The Monstrosity of Christ

The Monstrosity of Christ: Paradox or Dialectic?

Slavoj Žižek
John Milbank
edited by Creston Davis
Series: Short Circuits
Copyright Date: 2009
Published by: MIT Press
Pages: 320
https://www.jstor.org/stable/j.ctt5hhbv3
  • Cite this Item
  • Book Info
    The Monstrosity of Christ
    Book Description:

    "What matters is not so much that Žižek is endorsing a demythologized, disenchanted Christianity without transcendence, as that he is offering in the end (despite what he sometimes claims) a heterodox version of Christian belief."--John Milbank"To put it even more bluntly, my claim is that it is Milbank who is effectively guilty of heterodoxy, ultimately of a regression to paganism: in my atheism, I am more Christian than Milbank."--Slavoj ŽižekIn this corner, philosopher Slavoj Žižek, a militant atheist who represents the critical-materialist stance against religion's illusions; in the other corner, "Radical Orthodox" theologian John Milbank, an influential and provocative thinker who argues that theology is the only foundation upon which knowledge, politics, and ethics can stand. In The Monstrosity of Christ, Žižek and Milbank go head to head for three rounds, employing an impressive arsenal of moves to advance their positions and press their respective advantages. By the closing bell, they have not only proven themselves worthy adversaries, they have shown that faith and reason are not simply and intractably opposed. Žižek has long been interested in the emancipatory potential offered by Christian theology. And Milbank, seeing global capitalism as the new century's greatest ethical challenge, has pushed his own ontology in more political and materialist directions. Their debate in The Monstrosity of Christ concerns the future of religion, secularity, and political hope in light of a monsterful event--God becoming human. For the first time since Žižek's turn toward theology, we have a true debate between an atheist and a theologian about the very meaning of theology, Christ, the Church, the Holy Ghost, Universality, and the foundations of logic. The result goes far beyond the popularized atheist/theist point/counterpoint of recent books by Christopher Hitchens, Richard Dawkins, and others. Žižek begins, and Milbank answers, countering dialectics with "paradox." The debate centers on the nature of and relation between paradox and parallax, between analogy and dialectics, between transcendent glory and liberation. Slavoj Žižek is a philosopher and cultural critic. He has published over thirty books, including Looking Awry, The Puppet and the Dwarf, and The Parallax View (these three published by the MIT Press). John Milbank is an influential Christian theologian and the author of Theology and Social Theory: Beyond Secular Reason and other books. Creston Davis, who conceived of this encounter, studied under both Žižek and Milbank.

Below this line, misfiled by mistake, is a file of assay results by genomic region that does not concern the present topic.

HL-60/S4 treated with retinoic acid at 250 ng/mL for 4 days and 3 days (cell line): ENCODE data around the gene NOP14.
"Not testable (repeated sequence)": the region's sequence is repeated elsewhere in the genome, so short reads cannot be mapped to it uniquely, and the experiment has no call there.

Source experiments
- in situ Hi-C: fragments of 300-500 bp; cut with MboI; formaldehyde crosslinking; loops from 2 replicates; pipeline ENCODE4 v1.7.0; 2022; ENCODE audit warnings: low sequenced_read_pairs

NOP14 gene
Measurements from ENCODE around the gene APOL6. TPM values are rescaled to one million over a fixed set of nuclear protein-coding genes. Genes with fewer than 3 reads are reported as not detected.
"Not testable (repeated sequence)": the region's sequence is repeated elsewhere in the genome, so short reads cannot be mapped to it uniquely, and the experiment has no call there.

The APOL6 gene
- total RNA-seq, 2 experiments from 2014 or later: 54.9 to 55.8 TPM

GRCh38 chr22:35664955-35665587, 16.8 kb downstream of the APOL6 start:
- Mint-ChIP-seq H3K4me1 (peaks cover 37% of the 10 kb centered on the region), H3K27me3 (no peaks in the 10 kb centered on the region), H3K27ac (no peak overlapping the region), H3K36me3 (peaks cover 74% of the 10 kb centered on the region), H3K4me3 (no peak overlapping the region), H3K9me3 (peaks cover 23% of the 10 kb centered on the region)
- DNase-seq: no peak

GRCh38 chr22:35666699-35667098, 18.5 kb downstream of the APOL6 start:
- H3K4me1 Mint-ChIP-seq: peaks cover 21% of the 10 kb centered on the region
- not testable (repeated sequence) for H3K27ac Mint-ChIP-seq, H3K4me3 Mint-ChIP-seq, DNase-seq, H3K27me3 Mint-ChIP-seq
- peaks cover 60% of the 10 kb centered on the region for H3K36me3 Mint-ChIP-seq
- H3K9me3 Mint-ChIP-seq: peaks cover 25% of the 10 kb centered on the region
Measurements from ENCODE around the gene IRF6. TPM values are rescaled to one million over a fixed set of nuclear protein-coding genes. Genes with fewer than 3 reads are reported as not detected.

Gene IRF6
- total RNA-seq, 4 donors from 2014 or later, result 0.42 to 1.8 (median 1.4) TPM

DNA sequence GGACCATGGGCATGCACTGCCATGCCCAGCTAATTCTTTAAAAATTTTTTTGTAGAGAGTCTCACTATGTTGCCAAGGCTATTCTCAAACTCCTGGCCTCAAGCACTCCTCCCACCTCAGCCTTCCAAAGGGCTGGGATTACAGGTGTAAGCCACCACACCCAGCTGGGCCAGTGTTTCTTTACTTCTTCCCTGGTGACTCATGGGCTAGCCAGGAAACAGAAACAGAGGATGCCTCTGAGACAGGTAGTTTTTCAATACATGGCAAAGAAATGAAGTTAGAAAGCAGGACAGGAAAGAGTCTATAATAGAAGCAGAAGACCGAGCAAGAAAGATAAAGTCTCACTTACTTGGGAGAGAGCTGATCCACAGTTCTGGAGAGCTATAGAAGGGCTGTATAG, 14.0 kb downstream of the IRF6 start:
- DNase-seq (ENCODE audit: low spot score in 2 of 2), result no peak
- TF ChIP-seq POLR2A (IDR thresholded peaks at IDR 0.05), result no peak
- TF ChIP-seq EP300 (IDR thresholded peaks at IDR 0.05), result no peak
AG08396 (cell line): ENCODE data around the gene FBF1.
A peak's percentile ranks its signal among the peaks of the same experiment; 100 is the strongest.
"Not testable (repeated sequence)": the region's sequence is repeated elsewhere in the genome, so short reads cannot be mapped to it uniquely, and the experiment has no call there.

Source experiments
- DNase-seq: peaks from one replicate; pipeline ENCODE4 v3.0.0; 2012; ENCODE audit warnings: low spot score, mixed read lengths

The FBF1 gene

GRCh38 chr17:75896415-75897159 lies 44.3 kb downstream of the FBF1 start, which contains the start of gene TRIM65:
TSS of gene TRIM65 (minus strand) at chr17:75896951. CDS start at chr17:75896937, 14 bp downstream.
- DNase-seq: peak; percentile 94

eISBN: 978-0-262-25481-6
    Subjects: Philosophy, Religion

Table of Contents

  1. Front Matter
    (pp. i-iv)
  2. Table of Contents
    (pp. v-vi)
  3. Series Foreword
    (pp. vii-1)
    Slavoj Žižek